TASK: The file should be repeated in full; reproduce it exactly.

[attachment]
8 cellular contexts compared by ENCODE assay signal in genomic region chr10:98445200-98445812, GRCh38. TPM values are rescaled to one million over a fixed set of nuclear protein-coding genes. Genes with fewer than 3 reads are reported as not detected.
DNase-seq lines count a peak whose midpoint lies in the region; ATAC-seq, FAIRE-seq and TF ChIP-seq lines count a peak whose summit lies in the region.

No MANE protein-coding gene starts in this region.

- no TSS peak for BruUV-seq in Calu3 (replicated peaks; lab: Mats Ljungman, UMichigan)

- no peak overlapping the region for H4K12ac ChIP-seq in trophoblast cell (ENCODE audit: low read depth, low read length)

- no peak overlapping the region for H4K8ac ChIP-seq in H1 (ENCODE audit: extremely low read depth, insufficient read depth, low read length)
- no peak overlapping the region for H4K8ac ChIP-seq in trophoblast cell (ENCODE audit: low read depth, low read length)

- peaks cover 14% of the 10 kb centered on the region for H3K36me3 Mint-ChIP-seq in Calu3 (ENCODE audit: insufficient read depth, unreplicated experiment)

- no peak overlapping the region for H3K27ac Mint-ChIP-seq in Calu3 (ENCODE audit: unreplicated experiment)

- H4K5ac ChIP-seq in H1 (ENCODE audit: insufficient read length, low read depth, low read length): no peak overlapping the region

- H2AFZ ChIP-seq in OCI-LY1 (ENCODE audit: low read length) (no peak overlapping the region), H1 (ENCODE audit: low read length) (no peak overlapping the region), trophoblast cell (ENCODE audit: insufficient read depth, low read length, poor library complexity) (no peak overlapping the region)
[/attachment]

8 cellular contexts compared by ENCODE assay signal in genomic region chr10:98445200-98445812, GRCh38. TPM values are rescaled to one million over a fixed set of nuclear protein-coding genes. Genes with fewer than 3 reads are reported as not detected.
DNase-seq lines count a peak whose midpoint lies in the region; ATAC-seq, FAIRE-seq and TF ChIP-seq lines count a peak whose summit lies in the region.

No MANE protein-coding gene starts in this region.

- no TSS peak for BruUV-seq in Calu3 (replicated peaks; lab: Mats Ljungman, UMichigan)

- no peak overlapping the region for H4K12ac ChIP-seq in trophoblast cell (ENCODE audit: low read depth, low read length)

- no peak overlapping the region for H4K8ac ChIP-seq in H1 (ENCODE audit: extremely low read depth, insufficient read depth, low read length)
- no peak overlapping the region for H4K8ac ChIP-seq in trophoblast cell (ENCODE audit: low read depth, low read length)

- peaks cover 14% of the 10 kb centered on the region for H3K36me3 Mint-ChIP-seq in Calu3 (ENCODE audit: insufficient read depth, unreplicated experiment)

- no peak overlapping the region for H3K27ac Mint-ChIP-seq in Calu3 (ENCODE audit: unreplicated experiment)

- H4K5ac ChIP-seq in H1 (ENCODE audit: insufficient read length, low read depth, low read length): no peak overlapping the region

- H2AFZ ChIP-seq in OCI-LY1 (ENCODE audit: low read length) (no peak overlapping the region), H1 (ENCODE audit: low read length) (no peak overlapping the region), trophoblast cell (ENCODE audit: insufficient read depth, low read length, poor library complexity) (no peak overlapping the region)